One of the questions I ask when I take a resume and LinkedIn profile order is “would you like a cover letter with that?” Jobseekers sometimes say “no one reads cover letters. Why should I prepare them?”
In fact, my research suggests that hiring teams may rely on cover letters, also called job search letters, to help them differentiate job candidates, although estimates on the percentage of managers that read letters vary. A recruiter that did a survey and posted the results online stated that 69% of her respondents read letters. Other estimates are lower.
You could lose an opportunity if you do not prepare a letter. The information and analysis you should do to build an effective letter will enhance your job search regardless of whether or not the hiring team reads it.
Here are a few cover letter tips:
- Establish your job target,
- Obtain contact information for the hiring team,
- Match yourself to the job posting, and
- Show you are qualified.
Preparing a cover letter will help you find a job faster because you will be ready to explain how your skills and experience match the job.
Establish your job target.
Know your job target before you get started on cover letters or any other aspect of your search. Recently, I received a cover letter email from a jobseeker with the subject line “looking for a job.” I had no idea what she was looking for. The only reason I read the letter is because I am in the business of helping jobseekers.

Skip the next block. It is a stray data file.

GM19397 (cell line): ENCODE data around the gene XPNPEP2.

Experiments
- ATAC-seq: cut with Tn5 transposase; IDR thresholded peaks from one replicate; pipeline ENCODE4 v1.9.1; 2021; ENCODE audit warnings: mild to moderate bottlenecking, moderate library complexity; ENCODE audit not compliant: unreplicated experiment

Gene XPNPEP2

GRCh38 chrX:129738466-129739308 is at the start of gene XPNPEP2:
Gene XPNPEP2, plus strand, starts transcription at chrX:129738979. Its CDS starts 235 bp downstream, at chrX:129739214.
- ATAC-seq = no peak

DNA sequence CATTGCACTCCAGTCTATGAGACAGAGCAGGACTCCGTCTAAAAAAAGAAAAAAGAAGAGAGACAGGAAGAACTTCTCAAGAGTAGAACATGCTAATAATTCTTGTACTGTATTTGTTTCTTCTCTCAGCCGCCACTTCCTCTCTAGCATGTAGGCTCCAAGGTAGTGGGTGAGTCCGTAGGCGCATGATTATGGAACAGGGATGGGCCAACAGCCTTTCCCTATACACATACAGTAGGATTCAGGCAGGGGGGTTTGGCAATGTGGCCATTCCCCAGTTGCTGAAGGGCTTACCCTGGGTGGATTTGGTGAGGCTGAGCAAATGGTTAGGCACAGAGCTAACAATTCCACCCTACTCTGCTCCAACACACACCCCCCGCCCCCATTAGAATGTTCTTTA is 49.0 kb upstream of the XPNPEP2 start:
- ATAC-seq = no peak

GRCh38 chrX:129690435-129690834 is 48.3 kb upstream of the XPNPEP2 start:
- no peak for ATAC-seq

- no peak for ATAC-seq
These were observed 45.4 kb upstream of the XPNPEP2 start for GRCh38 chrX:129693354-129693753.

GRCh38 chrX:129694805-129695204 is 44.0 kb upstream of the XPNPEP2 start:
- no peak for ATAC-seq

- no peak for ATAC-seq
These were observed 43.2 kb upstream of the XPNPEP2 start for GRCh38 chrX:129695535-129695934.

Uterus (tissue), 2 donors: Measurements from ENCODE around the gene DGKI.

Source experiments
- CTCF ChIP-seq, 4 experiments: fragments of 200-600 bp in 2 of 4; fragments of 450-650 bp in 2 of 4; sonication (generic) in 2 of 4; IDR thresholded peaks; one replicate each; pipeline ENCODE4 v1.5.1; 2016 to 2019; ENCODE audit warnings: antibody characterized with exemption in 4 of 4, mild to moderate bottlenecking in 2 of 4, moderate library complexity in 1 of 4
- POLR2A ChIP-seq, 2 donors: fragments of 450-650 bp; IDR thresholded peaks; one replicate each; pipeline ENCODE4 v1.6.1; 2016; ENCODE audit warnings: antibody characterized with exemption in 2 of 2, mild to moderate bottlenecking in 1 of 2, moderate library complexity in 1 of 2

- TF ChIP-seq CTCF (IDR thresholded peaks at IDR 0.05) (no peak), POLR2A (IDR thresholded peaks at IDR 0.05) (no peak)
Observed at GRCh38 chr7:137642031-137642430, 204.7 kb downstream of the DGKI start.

It’s worth reiterating that employers do not have an opening for “any job.” They have specific business problems and challenges to address, and they want to learn quickly whether you are the right person to address their needs. So, start with a specific job target in mind.
Obtain contact information for the hiring team.
Job leads often include links to online applications or general email addresses. This means you are applying for a job without enough information to follow-up with a member of the hiring team. As a result, it is worth gathering the information you need to address a formal cover letter.
Your first step might be to locate the company’s postal address. . This may be relatively easy. It can be more of a challenge to acquire the hiring manager’s name and title.
Company street addresses are commonly listed on their web sites. A Google search will probably find the address, too. The “old school” tactic of calling the company’s main phone number and asking for an address will often work, too. Your letter will have a professional polish when you include the address even though you will send it electronically.
Make certain to retain the company’s physical address in your job search database or spreadsheet for follow-up purposes. Record the company’s main phone number, too, so you can try reaching the hiring manager later in the process. You will also be in a better position to decide whether you want to work for the company when you know where they are physically located, even when you expect to work remotely.
Locating the hiring manager’s name and title can be more of a challenge because employers do not always provide this information in job announcements. LinkedIn is an excellent source for this information. You may be able to ask someone in your network for the name and title of a hiring manager if you cannot immediately find the correct person on LinkedIn.